ANU School of Music to Close Years 11 and 12 Teaching Program

ANU School of Music Image Credit: Wikipedia
Graham Strahle
| October 9, 2018

A much revered specialist music course in Canberra for Year 11 and 12 students is to close down after new funding arrangements are introduced by the ACT government in 2019.

Since 1982, the Australian National University’s School of Music has been running an Extension Program Advanced Music Course that provides specialist tuition and ensemble direction in classical music and jazz for students enrolled in ACT schools.

However, the program will cease taking new enrolments from 2019 due to a decision by ArtsACT, which funds the program, to instead support a range of new programs that it says will have wider community reach. These include a rock and jazz programs for girls, a Community School of Rock, and a mentorship program for Aboriginal youth.

The new funding priorities reflect “a shift away from supporting students in the school environment, to supporting members across the whole community to access music programs and develop their artistic skills,” an ACT Government spokesperson said.

The ANU stated in response: “We’re disappointed we won’t be able to continue delivering this fantastic program, but ANU has a world-leading tertiary music program and ACT high school students are able to enhance their music education through the ANU Developing Musicians Program.”

The Extension Program Advanced Music Course, or H-Course as it is popularly known, has long been regarded as a central part of Canberra’s music life, and the decision to axe it has bewildered many. Protesting staff and community members demonstrated outside the ACT Legislative Assembly, and a social media campaign is underway seeking to have the course’s funding reinstated.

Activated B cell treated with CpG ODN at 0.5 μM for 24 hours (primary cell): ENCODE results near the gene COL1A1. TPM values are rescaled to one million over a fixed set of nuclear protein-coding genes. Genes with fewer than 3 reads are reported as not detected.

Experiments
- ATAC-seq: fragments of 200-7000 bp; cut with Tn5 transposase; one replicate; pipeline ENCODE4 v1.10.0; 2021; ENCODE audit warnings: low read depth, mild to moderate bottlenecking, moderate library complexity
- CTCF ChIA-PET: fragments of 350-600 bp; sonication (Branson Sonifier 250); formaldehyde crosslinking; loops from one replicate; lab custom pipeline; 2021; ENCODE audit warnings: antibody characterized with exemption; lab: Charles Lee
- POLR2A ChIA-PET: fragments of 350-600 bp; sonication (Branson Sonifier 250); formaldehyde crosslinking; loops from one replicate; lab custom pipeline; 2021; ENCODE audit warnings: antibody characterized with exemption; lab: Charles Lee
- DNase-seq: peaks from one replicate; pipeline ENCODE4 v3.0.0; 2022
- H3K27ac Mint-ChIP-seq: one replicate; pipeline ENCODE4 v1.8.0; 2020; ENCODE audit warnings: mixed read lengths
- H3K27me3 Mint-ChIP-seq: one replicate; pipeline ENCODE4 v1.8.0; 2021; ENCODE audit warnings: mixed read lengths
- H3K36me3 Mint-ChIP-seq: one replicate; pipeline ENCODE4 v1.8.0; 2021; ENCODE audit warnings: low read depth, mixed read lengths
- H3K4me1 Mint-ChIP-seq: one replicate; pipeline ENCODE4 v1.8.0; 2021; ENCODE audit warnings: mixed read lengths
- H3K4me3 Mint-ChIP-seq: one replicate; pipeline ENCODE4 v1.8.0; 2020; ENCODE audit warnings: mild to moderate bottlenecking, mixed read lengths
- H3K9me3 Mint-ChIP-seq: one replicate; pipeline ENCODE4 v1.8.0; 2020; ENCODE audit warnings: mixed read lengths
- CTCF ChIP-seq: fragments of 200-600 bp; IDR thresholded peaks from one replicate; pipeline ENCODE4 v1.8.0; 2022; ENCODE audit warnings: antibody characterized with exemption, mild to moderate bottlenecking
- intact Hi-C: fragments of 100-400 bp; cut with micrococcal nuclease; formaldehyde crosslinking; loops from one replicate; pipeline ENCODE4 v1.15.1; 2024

“The ballpark annual cost for the School of Music H-Course is approximately $270,000. It would seem to be an incredibly small amount of money to invest in the education of our young people,” writes RiotACT’s David Howe.

It indeed seems a seriously retrograde move to do away with such a long-established and outstandingly successful course, especially given the increasing recognition of music education’s importance of music in Australian schools. The newer community-based programs that ArtsACT is funding in its place equally have a role, so it should not be a case of either or, but both.

Students currently enrolled in the Extension Program Advanced Music Course will not be affected, but the decision means that enrolments will close as of 2019.

Another program whose funding was cut under ArtsACT’s new community outreach funding model is Canberra’s Music Engagement Program, which has similarly operated through the School of Music: see our earlier story on this.

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